The Future Of Nursing

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Future of Nursing
The Future of Nursing
The Institute of Medicine (IOM) shows that the nursing profession constitutes the largest portion of the health care workforce in the country. Its membership exceeds three million individuals. Consequently, nurses are primarily involved in transforming the nation’s health care environment that lately proves to be rapidly changing. The IOM sought to achieve this by considering various crucial recommendation as a guide to the direction that the future of nursing will follow (IOM, 2010). This paper examines the three areas that the IOM views as barriers to the nursing profession in tackling the challenges posed by the changing health care system and the manner it will influence the future of nursing. The
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The opposition was partly because of the nursing shortage. Over the years, the Associate Degree nurses have managed to cope up with the rising health care needs as well as the shortage of nurses. Nevertheless, the rising population together with the changes witnessed in the socio-economic environment mean that the nation has a more-complex patient population. The shift in patient needs as well as the care environment prompt the need for the health care team to develop additional competencies that will guarantee high quality care. At the moment, nurses undertake the roles involved beyond bedside. The continued rise in chronic conditions such as hypertension, obesity and diabetes has shifted attention from acute care. One Nursing Forum article observes that nurses continue to adapt to the changing health care even though their education levels remain at minimum as the low number of nurses who pursue higher education levels indicates (Lane & Kohlenberg, 2010). According to the IOM committee, it is necessary to have a higher education level rather than the minimum entry level that one current needs to practice nursing for better management of the needs of the new patient population. One way to meet this need would be to raise the number of nurses having a Bachelor's Degree in Nursing (IOM,…show more content…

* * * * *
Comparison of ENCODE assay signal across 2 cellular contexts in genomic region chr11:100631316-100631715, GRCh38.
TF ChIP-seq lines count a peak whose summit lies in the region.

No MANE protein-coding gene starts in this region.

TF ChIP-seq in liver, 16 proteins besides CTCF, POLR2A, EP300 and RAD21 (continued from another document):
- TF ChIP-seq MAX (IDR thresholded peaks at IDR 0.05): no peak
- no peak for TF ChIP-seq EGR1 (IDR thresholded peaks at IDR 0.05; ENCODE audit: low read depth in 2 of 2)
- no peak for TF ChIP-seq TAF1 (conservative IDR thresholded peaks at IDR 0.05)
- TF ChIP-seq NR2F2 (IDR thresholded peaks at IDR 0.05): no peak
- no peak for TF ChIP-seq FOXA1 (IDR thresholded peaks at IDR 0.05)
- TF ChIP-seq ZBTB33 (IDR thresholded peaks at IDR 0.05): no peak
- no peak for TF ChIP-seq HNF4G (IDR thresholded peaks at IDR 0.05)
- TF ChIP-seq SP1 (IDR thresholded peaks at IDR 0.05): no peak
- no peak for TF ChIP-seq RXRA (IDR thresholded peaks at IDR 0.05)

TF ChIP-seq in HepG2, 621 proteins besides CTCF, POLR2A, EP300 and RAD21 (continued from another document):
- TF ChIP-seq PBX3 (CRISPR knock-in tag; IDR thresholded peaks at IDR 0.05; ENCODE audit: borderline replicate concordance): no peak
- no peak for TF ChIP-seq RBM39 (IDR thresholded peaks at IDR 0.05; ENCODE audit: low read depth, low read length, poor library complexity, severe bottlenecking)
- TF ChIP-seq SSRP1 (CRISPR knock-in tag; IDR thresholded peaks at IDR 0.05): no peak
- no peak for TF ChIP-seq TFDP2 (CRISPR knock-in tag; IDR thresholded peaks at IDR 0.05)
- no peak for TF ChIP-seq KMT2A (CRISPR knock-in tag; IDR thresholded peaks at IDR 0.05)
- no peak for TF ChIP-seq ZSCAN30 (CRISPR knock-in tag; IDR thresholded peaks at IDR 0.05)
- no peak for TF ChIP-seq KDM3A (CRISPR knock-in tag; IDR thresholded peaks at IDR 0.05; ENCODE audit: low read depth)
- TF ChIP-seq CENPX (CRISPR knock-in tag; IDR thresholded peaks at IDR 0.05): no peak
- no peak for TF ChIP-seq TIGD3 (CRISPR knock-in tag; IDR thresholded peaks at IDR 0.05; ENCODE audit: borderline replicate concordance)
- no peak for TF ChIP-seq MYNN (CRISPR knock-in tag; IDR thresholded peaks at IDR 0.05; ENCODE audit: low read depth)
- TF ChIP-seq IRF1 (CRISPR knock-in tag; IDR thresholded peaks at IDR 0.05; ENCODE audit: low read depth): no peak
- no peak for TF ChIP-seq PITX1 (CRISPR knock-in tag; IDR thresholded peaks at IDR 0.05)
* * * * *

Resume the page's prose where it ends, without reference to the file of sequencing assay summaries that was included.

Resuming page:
Normally, this takes place in non-acute settings. The prevailing shift in attention from acute conditions to the rising chronic conditions among patient populations, the role that nurses play in the primary and community care is becoming more significant. In primary care roles, nurses normally assume the role of nurse educators, advanced nurse practitioners, public and community health nurses. With the expansion of the health care environment coupled with the nurses’ pursuit of higher education levels, the scope of practice in case of advanced practice nurses has significantly broadened to meet the needs of the patient population and the general community. Nevertheless, legal barriers and legislations pose the majority of challenges that hinder nurses from practicing their entire education and training scopes, particularly among advanced practice nurses. With each State Board of Nursing tasked with regulating the scope of nursing practice, wide variances in the role that nurses take are notable across states. According to the IOM, the scope of practice hindrances ought to be removed to enable nurses to exploit their full potential as per their education and training (IOM, 2010). Such would be crucial for advanced practice nurses working with physicians in offering primary care in the community. Advancing legislation to straighten out the scope of practice will significantly influence the nursing

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